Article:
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Lawyers for Federal Prosecutor Pitch Immunity Case to Supreme CourtA federal prosecutor in Washington, D.C., who is being sued for his alleged role in the removal of a grand juror wants the U.S. Supreme Court to reverse a federal appeals court ruling that went against the government. Lawyers for the prosecutor, Daniel Zachem, an Assistant U.S. Attorney in the District of Columbia, filed a certiorari petition saying the D.C. Circuit ruling is at odds with rulings in the 2nd and 8th circuits that afforded absolute immunity to prosecutors working with grand juries.
The National Law Journal2010-01-27 12:00:00 AM
A federal prosecutor in Washington who is being sued for his alleged role in the removal of a local grand juror wants the U.S. Supreme Court to reverse a federal appeals court ruling that went against the government.
Lawyers for the prosecutor, Daniel Zachem, an Assistant U.S. Attorney in the District of Columbia, filed a certiorari petition Jan. 22 asking the Court to examine the case to resolve conflicts among the federal appellate courts.
The June 2009 ruling in the U.S. Court of Appeals for the D.C. Circuit is at odds with rulings in two other appeals courts -- the 2nd and 8th circuits -- that afforded absolute immunity to prosecutors working with grand juries, Zachem's lawyers at Crowell & Moring said in the petition. The D.C. Circuit stripped Zachem of absolute immunity and remanded the grand juror's case to the U.S. District Court for further proceedings on whether the prosecutor is entitled to qualified immunity.
"This is an issue of critical importance to the sound functioning of the criminal justice system, and if left undisturbed, the ruling below will have a potentially harmful and lasting impact on every prosecutor in the country who interacts with grand juries," Crowell partner Michael Martinez said in court papers. The Justice Department is paying Zachem's legal bills.
The plaintiff, Peter Atherton of Northwest Washington, was a grand juror in D.C. Superior Court in April 2001 when he was abruptly removed from the panel. Fellow grand jurors complained to Zachem that Atherton was impeding the deliberative process -- that he was unable or unwilling to follow the rules, according to Zachem. The grand jury was re-voting on charges that the panel had already heard, court records show, based on Atherton's demands for more information.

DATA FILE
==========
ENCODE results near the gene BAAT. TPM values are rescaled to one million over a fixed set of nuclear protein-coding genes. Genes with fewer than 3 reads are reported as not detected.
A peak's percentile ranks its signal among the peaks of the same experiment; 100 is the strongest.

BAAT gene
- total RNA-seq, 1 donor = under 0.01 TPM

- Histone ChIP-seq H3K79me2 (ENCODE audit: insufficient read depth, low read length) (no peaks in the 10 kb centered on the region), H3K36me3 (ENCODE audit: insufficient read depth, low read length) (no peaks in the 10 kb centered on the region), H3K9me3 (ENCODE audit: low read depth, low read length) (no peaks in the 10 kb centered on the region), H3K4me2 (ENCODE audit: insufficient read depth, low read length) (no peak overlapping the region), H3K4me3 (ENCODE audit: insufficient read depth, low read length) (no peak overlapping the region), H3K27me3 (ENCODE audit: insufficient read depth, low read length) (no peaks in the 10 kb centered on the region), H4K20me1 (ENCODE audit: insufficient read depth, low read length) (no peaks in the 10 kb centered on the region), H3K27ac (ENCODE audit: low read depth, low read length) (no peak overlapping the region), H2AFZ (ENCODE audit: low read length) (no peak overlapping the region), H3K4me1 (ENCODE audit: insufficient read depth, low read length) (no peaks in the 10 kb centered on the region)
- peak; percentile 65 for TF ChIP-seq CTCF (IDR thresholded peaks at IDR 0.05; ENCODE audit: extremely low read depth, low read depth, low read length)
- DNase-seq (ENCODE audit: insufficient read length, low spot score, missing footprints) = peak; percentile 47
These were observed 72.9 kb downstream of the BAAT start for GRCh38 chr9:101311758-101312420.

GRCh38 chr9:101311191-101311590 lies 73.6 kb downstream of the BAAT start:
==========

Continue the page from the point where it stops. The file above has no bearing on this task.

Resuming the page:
Zachem reported the grand jurors' observations to a Superior Court official, Suzanne Bailey-Jones, who dismissed Atherton as a juror. Superior Court rules say the chief judge, or another designated judge, has the authority to dismiss a grand juror. Then-Chief Judge Rufus King III was not contacted before Atherton's dismissal, court records show.
Atherton sued in 2004 in the U.S. District Court for the District of Columbia. Acting pro se, he won an early victory in the D.C. Circuit. And then last year, with his case back before the appeals court, he won a second partial victory.
The D.C. Circuit ruled that Zachem is not entitled to absolute immunity because his actions in reporting on a grand juror were not "intimately associated" with the criminal process. Zachem was not presenting evidence to the grand jury. He was not preparing for trial. The U.S. Attorney's Office has no authority to dismiss a grand juror.
Martinez of Crowell said the D.C. Circuit ruling "erodes vital protections that have long been afforded to prosecutors engaged in conduct that is intimately associated with the judicial phase of the criminal process." He said the circuit's decision "will likely influence the conduct of every prosecutor in the United States with involvement before grand juries."
This article first appeared on The BLT: The Blog of Legal Times.